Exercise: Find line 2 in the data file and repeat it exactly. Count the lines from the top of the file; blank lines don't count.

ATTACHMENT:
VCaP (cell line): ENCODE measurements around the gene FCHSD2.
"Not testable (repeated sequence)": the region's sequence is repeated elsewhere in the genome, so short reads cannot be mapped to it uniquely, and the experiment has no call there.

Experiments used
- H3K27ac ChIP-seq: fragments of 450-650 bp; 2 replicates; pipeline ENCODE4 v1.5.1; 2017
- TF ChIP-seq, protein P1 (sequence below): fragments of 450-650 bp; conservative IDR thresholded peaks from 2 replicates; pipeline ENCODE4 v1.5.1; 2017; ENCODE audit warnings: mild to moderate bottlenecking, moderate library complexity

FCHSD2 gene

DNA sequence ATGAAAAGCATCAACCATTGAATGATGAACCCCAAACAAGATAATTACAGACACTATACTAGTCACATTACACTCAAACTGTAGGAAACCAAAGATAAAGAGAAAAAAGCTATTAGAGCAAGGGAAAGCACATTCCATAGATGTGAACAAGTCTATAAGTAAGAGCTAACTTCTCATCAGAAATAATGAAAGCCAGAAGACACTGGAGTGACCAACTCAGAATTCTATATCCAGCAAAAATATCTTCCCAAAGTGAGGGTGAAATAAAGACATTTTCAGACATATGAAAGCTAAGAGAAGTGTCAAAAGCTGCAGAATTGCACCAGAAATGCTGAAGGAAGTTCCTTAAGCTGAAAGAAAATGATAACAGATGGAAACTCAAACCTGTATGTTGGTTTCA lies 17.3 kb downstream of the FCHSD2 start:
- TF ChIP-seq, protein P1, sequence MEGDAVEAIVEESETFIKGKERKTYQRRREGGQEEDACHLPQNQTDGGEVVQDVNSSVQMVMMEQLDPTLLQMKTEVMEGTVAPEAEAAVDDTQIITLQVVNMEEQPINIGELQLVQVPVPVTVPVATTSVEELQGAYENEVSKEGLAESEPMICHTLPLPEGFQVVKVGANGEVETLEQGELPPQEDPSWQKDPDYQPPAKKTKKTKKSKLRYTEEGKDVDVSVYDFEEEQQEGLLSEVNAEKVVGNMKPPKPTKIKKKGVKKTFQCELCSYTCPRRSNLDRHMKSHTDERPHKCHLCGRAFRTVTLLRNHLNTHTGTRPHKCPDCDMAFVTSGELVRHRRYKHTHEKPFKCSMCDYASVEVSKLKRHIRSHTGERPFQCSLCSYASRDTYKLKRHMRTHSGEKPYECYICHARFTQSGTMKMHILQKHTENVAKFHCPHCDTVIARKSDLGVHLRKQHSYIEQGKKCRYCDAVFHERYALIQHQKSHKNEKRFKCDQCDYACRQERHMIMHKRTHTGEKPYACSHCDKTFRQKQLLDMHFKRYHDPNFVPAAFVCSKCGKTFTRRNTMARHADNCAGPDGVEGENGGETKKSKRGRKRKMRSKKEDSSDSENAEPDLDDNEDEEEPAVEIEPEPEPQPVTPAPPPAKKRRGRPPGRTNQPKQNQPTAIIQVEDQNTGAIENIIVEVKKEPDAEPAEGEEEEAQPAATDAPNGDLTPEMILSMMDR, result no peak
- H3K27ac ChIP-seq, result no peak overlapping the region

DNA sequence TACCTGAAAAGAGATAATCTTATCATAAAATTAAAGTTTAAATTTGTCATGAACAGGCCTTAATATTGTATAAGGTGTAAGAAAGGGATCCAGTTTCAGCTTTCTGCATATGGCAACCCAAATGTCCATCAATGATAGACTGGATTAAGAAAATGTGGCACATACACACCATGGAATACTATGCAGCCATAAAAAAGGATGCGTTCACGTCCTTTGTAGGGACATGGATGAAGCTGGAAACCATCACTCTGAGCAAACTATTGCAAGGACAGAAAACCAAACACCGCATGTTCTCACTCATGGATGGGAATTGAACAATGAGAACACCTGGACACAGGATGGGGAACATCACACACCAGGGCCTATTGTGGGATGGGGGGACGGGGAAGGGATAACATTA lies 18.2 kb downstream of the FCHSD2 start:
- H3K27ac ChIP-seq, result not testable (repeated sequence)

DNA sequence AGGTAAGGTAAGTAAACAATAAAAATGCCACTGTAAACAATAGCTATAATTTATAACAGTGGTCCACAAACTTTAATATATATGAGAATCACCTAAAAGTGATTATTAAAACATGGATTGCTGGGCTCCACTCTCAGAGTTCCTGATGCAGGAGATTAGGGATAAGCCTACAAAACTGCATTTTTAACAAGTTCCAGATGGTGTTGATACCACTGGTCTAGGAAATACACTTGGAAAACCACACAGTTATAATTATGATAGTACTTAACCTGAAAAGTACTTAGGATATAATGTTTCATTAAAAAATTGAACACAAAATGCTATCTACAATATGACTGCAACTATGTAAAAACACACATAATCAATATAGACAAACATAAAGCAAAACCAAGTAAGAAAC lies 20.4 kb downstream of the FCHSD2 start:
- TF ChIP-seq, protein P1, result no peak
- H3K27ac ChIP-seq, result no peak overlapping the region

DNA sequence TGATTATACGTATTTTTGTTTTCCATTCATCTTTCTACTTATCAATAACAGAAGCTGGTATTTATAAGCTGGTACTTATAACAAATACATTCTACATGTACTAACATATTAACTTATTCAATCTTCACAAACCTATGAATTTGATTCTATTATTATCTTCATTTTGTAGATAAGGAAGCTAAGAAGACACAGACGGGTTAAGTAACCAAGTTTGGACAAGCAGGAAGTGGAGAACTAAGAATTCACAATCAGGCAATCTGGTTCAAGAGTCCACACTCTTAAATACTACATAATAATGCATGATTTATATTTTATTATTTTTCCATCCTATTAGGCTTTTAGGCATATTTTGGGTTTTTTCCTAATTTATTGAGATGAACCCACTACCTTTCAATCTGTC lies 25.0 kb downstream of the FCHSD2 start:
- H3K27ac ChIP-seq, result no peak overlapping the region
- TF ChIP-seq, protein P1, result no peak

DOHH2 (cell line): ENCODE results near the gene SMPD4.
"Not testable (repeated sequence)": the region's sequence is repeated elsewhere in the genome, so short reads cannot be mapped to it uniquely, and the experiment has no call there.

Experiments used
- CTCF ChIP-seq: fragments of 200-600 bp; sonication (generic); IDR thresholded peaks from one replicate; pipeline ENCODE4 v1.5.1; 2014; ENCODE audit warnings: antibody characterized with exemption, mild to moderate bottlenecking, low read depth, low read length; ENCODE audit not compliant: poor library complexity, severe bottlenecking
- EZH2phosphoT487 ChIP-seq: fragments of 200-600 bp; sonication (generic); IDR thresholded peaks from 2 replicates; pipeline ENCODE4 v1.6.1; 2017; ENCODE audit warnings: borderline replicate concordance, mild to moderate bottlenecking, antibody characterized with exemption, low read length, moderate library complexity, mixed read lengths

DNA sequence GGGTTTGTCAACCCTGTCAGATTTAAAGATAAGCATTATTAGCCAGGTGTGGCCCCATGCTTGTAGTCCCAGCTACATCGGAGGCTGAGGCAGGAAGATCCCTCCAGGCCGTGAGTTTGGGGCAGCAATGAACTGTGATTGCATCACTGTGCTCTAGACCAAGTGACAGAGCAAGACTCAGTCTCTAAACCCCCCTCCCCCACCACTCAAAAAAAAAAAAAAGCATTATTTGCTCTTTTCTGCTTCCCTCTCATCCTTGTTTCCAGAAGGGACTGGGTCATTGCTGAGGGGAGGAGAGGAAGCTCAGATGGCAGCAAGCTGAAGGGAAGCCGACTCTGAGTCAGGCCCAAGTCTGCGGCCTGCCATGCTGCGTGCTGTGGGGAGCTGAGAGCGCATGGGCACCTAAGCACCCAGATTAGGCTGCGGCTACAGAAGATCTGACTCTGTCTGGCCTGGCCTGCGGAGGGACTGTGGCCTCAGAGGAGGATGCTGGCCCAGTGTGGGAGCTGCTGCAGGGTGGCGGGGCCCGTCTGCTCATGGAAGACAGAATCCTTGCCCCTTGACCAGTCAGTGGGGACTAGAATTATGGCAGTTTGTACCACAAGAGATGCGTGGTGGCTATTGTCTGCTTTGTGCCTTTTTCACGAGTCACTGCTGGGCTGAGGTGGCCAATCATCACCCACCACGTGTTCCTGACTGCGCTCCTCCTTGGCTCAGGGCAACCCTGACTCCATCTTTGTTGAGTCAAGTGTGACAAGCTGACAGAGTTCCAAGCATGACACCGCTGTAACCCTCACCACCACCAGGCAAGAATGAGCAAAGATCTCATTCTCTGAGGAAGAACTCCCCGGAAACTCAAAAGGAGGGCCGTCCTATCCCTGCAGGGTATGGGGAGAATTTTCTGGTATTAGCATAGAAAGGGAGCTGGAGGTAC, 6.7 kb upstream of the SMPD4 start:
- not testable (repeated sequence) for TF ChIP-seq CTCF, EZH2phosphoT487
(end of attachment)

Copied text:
"Not testable (repeated sequence)": the region's sequence is repeated elsewhere in the genome, so short reads cannot be mapped to it uniquely, and the experiment has no call there.